Apple Goes Off Green

Apple has abruptly announced that it is withdrawing from a green computer certification scheme prompting San Francisco city authorities to drop its products.

The Electronic Product Environmental Assessment Tool (EPEAT) certifies desktops, laptops and monitors against environmental criteria agreed by the industry and supported by the US Environmental Protection Agency (EPA).

The 1000-plus products from over 300 manufacturers registered with the scheme are more energy efficient, easier to upgrade and recycle and contain lower levels of heavy metals like cadmium, lead and mercury.

While the scheme only currently covers desktops, laptops and monitors, the inclusion of TVs, printers and servers is expected soon. There are, however, no explicit plans yet to add smartphones or tablet computers like Apple’s iPad.

Apple’s decision to withdraw from EPEAT is all the more surprising because it was one of the companies originally involved in drawing up the rating criteria and has come in for increasing criticism in recent times over its environmental profile.

Energy Efficiency News

As to why, one tech reporter thinks it has to do with up coming offerings in which batteries are fused to frames, making recycling not meet common-sense guidlines.  e.g. needing heat-guns to get them out.  For more, listen to Newsy

Nice going Apple.  You have plenty of workers in China.  These un-recyclable devices can be sent to their poor cousins and smashed apart like other US cast-off electronics.  What’s that called?  Externalized expenses?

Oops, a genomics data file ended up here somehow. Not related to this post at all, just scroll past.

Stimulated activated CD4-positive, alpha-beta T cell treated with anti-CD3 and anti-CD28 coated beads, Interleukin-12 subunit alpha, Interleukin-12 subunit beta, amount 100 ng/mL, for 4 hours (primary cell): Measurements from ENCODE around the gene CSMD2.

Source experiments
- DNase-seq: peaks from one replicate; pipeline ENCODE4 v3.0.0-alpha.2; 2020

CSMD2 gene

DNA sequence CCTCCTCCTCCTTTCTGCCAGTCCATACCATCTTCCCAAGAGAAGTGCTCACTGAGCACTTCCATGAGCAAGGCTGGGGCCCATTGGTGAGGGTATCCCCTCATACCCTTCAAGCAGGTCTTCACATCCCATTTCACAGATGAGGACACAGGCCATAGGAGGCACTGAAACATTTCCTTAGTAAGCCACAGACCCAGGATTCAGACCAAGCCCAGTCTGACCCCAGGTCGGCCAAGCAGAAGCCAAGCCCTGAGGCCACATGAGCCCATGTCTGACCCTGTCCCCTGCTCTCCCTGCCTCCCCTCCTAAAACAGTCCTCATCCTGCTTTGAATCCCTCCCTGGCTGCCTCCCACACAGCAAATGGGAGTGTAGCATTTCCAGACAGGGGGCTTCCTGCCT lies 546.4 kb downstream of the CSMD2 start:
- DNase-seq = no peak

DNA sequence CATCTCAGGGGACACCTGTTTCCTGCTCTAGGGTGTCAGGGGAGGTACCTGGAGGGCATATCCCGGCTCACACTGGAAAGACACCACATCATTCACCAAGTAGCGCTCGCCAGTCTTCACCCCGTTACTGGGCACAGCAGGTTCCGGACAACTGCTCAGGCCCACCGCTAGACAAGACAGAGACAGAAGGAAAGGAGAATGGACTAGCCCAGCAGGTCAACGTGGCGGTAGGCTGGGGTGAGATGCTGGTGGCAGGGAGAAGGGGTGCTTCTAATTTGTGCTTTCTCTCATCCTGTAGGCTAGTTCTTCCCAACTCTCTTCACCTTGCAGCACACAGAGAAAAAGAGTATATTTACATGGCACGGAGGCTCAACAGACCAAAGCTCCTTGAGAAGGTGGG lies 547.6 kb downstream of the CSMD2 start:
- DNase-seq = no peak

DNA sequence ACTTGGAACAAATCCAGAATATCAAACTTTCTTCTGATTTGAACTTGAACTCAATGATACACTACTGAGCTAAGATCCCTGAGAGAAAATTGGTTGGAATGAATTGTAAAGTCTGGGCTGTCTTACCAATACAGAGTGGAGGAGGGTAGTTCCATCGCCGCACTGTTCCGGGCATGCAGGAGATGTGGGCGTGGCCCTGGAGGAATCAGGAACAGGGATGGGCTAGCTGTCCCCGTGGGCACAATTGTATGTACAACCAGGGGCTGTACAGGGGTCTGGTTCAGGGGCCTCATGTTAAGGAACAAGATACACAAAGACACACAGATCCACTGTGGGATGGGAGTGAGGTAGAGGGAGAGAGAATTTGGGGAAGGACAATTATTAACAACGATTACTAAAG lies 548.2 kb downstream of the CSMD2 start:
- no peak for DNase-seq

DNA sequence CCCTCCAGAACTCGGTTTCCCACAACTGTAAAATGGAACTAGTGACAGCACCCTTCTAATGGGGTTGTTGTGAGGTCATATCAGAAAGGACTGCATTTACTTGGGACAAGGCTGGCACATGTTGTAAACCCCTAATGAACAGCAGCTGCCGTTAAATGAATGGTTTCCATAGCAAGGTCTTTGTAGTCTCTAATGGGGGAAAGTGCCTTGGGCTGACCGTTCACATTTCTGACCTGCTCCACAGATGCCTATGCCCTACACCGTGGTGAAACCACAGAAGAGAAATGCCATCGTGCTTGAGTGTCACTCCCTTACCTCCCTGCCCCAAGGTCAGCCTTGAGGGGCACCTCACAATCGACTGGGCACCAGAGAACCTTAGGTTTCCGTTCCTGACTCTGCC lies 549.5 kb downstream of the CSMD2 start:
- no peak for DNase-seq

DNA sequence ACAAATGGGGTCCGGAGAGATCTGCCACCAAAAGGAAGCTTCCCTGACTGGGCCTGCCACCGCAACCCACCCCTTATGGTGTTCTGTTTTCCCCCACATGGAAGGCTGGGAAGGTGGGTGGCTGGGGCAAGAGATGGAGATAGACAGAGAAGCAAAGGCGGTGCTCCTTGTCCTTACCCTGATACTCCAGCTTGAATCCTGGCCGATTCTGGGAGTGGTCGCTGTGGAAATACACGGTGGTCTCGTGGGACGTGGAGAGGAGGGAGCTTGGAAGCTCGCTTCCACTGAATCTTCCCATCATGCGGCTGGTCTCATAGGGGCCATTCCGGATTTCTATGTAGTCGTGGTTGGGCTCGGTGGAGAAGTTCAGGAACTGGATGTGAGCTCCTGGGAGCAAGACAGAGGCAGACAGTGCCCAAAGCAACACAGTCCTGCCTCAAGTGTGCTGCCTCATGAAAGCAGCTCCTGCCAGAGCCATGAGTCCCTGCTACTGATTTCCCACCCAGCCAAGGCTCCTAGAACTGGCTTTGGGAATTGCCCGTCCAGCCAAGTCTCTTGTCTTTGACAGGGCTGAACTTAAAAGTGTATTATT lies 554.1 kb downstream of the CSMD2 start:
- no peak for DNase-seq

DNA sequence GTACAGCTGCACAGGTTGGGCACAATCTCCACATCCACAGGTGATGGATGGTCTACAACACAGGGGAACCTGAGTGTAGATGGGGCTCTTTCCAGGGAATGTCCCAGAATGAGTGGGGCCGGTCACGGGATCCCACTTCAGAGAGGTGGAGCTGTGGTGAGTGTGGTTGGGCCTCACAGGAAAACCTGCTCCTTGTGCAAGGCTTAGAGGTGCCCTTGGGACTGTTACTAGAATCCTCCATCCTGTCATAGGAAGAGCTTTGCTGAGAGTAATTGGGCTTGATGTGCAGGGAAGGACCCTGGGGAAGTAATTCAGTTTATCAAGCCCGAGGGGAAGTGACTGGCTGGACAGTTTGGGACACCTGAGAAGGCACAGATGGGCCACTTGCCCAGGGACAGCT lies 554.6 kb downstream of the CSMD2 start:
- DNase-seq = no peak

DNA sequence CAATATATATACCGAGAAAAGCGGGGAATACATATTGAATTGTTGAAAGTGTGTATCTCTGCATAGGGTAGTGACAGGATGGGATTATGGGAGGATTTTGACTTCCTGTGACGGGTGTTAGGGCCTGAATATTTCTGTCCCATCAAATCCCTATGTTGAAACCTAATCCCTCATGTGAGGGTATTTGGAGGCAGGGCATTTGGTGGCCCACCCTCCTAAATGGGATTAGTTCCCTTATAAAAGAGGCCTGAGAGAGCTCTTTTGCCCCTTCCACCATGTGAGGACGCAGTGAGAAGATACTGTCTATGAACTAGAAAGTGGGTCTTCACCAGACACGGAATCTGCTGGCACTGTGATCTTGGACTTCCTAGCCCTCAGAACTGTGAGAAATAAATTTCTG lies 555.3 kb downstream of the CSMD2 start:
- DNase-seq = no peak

U.S. Bringing Up the Rear in Race to Green

“Silicon Valley venture capitalist John Doerr, whose early investments helped launch Google and Amazon, delivered a stark warning to Congress on Wednesday that the United States is on the verge of being left behind in the green tech revolution.

“Doerr, a partner at Kleiner Perkins Caufield & Byers, which is betting billions on clean energy technologies, told senators that two of his firm’s biggest investments were with foreign firms because U.S. companies did not have the most advanced technology. Of the top 30 companies in solar, wind and advanced batteries, just six are U.S. firms.

“Notice the trend here,” Doerr told members of the Senate Environment and Public Works Committee. “We won the space race with the Soviet Union. Now as (New York Times columnist) Tom Friedman says, we’re in an Earth race with other nations to see who can invent the technology so that men and women can stay on Earth. And we are not winning today.”

“But Doerr and other evangelists of green technology believe the environment could change under President-elect Barack Obama, who has pledged to make tackling global warming a top priority. Doerr has been meeting with Obama’s transition team and leaders in Congress to urge them to use the new economic stimulus package to modernize the electric grid and offer new incentives to help clean energy startups get off the ground.”

Coile at SF Gate